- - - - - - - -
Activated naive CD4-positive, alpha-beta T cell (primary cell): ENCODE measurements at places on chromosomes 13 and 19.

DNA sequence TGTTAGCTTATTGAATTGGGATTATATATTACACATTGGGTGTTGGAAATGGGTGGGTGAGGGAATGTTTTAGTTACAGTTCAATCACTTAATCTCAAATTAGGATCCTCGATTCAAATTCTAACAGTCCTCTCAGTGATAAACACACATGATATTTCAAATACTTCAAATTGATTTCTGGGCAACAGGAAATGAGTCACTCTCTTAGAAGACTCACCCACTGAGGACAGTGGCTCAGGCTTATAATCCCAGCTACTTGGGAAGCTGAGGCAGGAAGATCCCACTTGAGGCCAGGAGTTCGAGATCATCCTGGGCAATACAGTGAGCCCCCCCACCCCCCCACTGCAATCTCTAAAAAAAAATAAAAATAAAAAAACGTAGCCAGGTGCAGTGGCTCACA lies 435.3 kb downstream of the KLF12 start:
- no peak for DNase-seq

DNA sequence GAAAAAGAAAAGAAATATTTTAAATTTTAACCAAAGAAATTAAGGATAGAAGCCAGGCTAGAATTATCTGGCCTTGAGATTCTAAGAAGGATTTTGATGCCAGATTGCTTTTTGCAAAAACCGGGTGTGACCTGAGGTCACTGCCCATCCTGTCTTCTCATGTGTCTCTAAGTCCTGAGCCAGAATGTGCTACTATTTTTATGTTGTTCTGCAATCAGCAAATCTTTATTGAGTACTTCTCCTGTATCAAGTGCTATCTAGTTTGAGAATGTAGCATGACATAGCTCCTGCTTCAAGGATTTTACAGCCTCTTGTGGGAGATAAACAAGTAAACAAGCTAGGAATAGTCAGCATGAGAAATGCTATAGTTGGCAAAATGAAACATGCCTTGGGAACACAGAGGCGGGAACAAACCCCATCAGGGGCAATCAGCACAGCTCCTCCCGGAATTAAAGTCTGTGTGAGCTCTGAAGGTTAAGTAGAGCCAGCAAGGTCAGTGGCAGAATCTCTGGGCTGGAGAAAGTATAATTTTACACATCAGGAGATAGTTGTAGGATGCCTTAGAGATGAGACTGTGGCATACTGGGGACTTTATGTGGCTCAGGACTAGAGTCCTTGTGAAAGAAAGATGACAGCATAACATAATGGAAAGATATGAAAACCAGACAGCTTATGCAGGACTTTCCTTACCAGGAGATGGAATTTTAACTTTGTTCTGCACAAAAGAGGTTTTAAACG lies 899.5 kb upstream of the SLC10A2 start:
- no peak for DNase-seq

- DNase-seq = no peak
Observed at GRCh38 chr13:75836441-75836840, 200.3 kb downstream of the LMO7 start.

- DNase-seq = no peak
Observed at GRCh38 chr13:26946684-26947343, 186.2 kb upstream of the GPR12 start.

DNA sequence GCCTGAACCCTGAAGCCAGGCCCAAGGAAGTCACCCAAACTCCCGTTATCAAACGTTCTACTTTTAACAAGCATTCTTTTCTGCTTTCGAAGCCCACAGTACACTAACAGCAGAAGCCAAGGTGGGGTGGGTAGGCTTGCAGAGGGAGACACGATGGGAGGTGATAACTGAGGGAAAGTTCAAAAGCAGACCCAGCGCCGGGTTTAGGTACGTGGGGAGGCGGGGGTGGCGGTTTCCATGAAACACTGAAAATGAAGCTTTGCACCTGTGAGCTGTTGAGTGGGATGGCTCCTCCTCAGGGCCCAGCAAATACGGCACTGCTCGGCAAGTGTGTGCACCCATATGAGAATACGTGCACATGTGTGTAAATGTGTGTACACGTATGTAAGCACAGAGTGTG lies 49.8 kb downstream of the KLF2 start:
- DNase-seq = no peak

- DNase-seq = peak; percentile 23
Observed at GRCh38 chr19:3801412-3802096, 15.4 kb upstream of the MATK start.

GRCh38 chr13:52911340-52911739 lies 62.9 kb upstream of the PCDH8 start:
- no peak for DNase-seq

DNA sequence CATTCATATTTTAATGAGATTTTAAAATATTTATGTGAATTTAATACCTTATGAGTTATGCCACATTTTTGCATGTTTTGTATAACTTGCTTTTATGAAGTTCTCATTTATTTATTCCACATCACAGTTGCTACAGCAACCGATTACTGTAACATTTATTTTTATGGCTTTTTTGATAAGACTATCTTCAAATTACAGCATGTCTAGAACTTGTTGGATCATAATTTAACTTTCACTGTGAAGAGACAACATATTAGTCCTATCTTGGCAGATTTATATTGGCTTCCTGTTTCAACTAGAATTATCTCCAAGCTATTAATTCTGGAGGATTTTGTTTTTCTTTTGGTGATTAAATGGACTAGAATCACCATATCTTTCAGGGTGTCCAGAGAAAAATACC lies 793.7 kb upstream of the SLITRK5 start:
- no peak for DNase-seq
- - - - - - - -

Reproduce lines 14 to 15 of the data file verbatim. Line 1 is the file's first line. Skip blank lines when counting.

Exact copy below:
GRCh38 chr13:52911340-52911739 lies 62.9 kb upstream of the PCDH8 start:
- no peak for DNase-seq